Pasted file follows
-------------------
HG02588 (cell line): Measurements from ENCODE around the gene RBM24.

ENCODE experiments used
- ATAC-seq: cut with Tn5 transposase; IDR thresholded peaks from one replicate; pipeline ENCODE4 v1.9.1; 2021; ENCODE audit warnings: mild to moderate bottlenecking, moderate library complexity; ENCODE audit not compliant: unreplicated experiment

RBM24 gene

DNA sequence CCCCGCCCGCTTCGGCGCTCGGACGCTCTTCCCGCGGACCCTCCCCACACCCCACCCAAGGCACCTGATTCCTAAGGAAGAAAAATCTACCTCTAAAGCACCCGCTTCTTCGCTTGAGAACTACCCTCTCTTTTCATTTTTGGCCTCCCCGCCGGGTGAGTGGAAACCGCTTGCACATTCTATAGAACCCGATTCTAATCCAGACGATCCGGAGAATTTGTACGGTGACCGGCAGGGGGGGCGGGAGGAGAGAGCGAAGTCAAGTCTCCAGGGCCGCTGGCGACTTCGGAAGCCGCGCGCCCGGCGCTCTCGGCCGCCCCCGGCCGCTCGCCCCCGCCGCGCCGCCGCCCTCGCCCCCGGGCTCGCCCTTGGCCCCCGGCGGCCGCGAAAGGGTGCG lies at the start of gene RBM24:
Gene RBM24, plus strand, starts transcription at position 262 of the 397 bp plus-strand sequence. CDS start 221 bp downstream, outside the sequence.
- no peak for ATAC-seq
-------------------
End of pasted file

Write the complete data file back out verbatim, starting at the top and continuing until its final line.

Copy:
HG02588 (cell line): Measurements from ENCODE around the gene RBM24.

ENCODE experiments used
- ATAC-seq: cut with Tn5 transposase; IDR thresholded peaks from one replicate; pipeline ENCODE4 v1.9.1; 2021; ENCODE audit warnings: mild to moderate bottlenecking, moderate library complexity; ENCODE audit not compliant: unreplicated experiment

RBM24 gene

DNA sequence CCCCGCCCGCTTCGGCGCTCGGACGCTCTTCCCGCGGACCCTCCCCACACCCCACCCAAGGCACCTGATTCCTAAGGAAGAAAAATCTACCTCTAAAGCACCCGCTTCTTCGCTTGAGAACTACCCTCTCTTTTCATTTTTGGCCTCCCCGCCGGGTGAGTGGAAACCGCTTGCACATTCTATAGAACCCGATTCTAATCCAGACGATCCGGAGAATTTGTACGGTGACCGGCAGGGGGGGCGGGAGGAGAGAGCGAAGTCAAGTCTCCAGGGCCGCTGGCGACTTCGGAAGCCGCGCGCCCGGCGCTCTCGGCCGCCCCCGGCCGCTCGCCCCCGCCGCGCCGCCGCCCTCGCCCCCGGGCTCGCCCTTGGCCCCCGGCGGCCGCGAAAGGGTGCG lies at the start of gene RBM24:
Gene RBM24, plus strand, starts transcription at position 262 of the 397 bp plus-strand sequence. CDS start 221 bp downstream, outside the sequence.
- no peak for ATAC-seq